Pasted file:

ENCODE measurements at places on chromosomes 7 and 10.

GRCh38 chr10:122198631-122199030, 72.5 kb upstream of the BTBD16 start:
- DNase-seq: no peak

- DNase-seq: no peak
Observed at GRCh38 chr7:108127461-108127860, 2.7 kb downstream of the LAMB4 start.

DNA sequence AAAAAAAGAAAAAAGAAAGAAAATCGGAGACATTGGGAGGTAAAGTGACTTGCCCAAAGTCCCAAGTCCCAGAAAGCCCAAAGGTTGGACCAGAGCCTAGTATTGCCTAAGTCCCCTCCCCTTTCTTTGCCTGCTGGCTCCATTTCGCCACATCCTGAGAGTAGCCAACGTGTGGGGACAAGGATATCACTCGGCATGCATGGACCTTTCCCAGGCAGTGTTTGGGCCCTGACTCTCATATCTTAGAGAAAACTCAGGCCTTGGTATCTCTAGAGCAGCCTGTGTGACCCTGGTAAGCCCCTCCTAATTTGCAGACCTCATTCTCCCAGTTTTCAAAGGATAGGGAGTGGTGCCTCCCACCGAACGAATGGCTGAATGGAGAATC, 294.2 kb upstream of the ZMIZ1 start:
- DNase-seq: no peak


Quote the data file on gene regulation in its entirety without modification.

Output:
ENCODE measurements at places on chromosomes 7 and 10.

GRCh38 chr10:122198631-122199030, 72.5 kb upstream of the BTBD16 start:
- DNase-seq: no peak

- DNase-seq: no peak
Observed at GRCh38 chr7:108127461-108127860, 2.7 kb downstream of the LAMB4 start.

DNA sequence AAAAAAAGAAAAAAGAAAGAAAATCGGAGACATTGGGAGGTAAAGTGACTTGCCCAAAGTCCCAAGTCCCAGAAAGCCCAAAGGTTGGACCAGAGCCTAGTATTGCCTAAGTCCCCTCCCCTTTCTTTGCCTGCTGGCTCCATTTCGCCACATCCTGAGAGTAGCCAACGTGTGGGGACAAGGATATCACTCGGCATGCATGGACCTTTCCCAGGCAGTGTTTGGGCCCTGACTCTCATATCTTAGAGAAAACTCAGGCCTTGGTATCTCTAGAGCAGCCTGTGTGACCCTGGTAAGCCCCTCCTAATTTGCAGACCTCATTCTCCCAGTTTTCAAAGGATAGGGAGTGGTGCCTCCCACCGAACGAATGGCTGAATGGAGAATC, 294.2 kb upstream of the ZMIZ1 start:
- DNase-seq: no peak